The surface of the river was calm

I’m beginning to write some of my family stories and have for a while struggled as to how to do it… here is one of my father’s stories…

Part 1

The surface of the river was calm

Before the children were even thought of, the father of the two girls woke up on the morning that he was due to attend his call-up. War had not been declared but he had been called up. His father and mother were asleep,  as were his brother and sister. It was early, early summer or maybe late spring, but more likely early summer. He got up and went downstairs and found his fishing rods and gear, and quietly left the pub where they lived.

There had been a pub on this site for nearly two hundred years; the original, the Scales Hotel had been redeveloped when the family first moved in maybe sixteen years ago. They had moved into one half of the property, while the other half was pulled down and rebuilt; they moved into the new half and the other half was demolished and then the final wing of the pub built. I was done in this way so the pub remained open, and the license  was held. The new pub was called The Portland Arms Hotel, which was what it had once been called before Scales Brewery renamed it.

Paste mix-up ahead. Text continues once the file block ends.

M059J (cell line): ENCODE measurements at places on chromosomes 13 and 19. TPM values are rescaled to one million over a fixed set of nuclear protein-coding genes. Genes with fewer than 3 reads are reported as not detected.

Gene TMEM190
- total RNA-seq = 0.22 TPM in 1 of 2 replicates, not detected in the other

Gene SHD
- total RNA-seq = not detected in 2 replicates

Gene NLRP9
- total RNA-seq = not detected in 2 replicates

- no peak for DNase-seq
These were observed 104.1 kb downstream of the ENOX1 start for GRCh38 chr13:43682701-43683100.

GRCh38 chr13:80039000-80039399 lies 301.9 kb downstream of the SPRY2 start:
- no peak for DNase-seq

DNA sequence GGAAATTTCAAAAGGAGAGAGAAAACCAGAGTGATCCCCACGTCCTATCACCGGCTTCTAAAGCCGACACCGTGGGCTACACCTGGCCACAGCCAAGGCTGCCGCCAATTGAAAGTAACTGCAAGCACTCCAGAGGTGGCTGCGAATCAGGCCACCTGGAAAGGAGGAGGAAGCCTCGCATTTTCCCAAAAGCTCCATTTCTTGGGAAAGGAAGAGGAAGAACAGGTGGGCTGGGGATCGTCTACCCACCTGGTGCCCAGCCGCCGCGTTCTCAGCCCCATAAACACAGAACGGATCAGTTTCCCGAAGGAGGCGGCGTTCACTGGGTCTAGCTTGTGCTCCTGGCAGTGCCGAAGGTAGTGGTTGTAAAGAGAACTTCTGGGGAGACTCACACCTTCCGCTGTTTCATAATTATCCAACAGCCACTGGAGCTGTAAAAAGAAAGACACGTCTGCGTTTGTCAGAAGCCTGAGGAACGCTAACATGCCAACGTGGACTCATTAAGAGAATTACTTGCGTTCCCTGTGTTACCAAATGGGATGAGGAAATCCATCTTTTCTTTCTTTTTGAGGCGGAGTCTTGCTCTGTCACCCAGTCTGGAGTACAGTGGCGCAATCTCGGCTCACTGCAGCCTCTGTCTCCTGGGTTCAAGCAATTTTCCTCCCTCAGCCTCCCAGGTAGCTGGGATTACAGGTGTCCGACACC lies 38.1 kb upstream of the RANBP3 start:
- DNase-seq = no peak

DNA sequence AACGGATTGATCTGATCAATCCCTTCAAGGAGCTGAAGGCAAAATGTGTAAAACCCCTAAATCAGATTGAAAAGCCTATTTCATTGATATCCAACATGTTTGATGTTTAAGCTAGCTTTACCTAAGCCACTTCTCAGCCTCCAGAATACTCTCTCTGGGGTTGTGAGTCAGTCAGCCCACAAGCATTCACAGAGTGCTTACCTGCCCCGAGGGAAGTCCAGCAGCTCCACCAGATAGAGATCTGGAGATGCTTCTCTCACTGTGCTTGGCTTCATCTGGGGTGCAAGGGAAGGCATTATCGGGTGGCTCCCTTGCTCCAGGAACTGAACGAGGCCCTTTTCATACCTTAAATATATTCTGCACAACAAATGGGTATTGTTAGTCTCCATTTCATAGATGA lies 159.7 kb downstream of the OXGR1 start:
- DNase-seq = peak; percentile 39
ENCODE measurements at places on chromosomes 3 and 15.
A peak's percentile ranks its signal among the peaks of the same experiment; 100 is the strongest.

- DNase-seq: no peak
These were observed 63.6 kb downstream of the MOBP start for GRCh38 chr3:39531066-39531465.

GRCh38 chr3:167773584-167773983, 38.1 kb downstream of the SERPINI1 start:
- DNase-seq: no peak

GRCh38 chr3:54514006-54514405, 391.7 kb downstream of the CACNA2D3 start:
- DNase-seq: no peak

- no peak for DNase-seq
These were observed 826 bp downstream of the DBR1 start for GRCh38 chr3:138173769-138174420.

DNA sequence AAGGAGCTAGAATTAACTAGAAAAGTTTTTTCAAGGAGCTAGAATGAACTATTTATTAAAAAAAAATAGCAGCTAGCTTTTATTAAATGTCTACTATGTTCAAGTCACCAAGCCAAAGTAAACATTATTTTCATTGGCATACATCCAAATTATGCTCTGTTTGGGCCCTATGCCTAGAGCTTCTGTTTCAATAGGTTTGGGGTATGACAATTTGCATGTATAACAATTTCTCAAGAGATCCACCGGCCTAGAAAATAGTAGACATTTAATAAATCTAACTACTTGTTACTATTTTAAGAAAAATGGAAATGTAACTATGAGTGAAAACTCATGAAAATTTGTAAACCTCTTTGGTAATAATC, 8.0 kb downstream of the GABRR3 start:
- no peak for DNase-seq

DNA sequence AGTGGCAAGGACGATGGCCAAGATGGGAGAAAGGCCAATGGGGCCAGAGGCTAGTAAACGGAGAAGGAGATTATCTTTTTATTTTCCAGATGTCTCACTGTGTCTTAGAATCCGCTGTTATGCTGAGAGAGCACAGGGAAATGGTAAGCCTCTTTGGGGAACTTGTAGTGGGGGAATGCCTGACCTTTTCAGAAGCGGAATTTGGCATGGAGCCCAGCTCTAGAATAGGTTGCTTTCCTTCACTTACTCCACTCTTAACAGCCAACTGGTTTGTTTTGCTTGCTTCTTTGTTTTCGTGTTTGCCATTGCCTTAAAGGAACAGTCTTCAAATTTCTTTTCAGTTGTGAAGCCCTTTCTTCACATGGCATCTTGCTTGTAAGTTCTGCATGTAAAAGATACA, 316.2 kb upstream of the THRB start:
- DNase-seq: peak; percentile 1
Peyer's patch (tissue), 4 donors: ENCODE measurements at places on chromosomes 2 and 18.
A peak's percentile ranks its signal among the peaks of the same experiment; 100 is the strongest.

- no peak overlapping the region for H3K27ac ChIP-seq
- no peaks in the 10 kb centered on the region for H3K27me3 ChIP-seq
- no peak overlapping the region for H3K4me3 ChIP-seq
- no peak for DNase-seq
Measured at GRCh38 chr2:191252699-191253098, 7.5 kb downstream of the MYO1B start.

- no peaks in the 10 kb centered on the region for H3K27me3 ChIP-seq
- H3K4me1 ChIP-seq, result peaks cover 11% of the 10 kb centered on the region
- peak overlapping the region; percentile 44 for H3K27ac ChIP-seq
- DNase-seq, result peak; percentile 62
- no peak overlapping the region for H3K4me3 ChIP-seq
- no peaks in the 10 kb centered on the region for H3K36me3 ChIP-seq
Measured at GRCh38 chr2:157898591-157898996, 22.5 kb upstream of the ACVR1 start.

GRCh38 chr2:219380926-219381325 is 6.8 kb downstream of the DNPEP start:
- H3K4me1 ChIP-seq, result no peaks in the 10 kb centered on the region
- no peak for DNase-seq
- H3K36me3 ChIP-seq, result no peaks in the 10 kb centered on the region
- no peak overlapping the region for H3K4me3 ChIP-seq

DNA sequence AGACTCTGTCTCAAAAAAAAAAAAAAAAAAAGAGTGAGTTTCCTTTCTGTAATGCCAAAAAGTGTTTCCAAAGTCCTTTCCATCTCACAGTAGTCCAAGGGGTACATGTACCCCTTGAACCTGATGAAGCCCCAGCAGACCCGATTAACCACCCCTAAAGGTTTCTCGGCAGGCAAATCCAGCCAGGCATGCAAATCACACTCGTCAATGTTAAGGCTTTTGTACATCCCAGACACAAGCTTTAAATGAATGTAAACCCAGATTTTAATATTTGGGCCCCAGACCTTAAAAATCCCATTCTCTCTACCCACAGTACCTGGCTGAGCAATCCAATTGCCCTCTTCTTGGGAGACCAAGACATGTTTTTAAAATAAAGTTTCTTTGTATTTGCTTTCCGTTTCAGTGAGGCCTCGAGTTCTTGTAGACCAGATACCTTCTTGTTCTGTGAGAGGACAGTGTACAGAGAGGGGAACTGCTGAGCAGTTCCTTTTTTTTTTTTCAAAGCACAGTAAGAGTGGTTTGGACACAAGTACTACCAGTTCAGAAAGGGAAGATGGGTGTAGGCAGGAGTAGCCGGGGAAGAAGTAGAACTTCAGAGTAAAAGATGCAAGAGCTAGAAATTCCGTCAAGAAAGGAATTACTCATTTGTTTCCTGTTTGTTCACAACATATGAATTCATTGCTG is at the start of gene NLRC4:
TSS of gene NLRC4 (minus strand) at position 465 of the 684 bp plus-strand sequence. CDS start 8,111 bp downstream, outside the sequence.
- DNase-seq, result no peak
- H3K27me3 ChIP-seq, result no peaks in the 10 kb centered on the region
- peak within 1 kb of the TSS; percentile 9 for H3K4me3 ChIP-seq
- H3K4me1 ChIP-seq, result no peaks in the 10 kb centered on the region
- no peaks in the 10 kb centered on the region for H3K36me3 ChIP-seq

The boy left the pub in the fine early morning, crossed over the junction where Milton Road, Chesterton Road, Victoria Road and Victoria Avenue met, and walked past the Tivoli Cinema and the New Spring, and continued to the bridge over the Cam by the footbridge and settled to fish just below the weir.

The sky was a perfect blue, that early morning newly washed blue, fading to a pearly periwinkle. The surface of the river was calm and he stood beyond the small lock and the lock-keeper’s silent cottage and for a few moments watched the water, his mind elsewhere. He was an active boy, a very physical boy, but he had moments of great stillness and calm.

After a while he fitted his rod together and sorted the line and the lead weights, and fastened the real and opened his bate tin…

… in a future life he would think of this… and his fishing skills had an odd and unexpected use when he was working as an analyst… there was an experiment to be conducted on tats tails. They would keep curling up as they were suspended for some scientific purpose. The boy, now a man, remembered the lead fishing weights, small balls or pure soft metal which were split with a thumb nail then wrapped round the line. He bought some fishing weights, split them and wrapped the round the curly tail; the right weight and the tail hung straight…

The featured image is of my father, at about the same age, fishing on a different part of the Cam.

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